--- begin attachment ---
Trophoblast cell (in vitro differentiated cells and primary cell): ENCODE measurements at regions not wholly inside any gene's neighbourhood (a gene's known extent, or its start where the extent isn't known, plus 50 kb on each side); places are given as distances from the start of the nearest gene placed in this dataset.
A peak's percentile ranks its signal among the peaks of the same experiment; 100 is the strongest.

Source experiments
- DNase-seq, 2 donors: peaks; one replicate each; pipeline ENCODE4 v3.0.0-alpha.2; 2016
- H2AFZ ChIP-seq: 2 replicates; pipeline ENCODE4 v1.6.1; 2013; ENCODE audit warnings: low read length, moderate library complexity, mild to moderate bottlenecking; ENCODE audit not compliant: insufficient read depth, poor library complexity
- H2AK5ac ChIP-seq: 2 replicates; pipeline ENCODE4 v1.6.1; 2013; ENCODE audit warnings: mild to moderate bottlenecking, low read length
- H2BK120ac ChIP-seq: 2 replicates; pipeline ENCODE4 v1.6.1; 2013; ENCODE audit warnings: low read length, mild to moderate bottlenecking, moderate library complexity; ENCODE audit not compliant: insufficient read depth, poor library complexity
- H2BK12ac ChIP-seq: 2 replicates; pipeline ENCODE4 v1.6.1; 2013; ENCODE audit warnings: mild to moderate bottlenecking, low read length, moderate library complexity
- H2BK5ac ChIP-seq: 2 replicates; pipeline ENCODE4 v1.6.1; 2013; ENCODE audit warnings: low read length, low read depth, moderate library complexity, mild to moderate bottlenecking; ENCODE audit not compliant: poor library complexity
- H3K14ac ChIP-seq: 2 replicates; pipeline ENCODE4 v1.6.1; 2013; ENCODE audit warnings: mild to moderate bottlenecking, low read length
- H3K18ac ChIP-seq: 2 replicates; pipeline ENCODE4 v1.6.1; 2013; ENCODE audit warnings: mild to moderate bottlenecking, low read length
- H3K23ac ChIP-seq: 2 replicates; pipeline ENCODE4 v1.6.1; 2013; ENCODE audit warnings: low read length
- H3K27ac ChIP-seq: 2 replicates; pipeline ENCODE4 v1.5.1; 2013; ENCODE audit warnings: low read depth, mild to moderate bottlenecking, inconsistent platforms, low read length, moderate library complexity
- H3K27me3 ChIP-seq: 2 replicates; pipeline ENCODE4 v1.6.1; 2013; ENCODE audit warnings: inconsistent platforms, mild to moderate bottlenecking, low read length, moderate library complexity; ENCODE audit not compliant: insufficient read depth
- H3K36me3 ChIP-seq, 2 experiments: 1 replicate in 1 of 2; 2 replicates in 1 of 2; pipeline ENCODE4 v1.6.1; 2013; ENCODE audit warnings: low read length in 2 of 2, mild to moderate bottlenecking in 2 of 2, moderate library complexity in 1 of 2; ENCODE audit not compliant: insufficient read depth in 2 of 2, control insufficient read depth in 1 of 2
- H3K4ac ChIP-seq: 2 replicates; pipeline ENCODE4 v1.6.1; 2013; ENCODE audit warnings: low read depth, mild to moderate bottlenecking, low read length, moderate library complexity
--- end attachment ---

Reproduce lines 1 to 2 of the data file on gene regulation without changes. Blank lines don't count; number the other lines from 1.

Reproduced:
Trophoblast cell (in vitro differentiated cells and primary cell): ENCODE measurements at regions not wholly inside any gene's neighbourhood (a gene's known extent, or its start where the extent isn't known, plus 50 kb on each side); places are given as distances from the start of the nearest gene placed in this dataset.
A peak's percentile ranks its signal among the peaks of the same experiment; 100 is the strongest.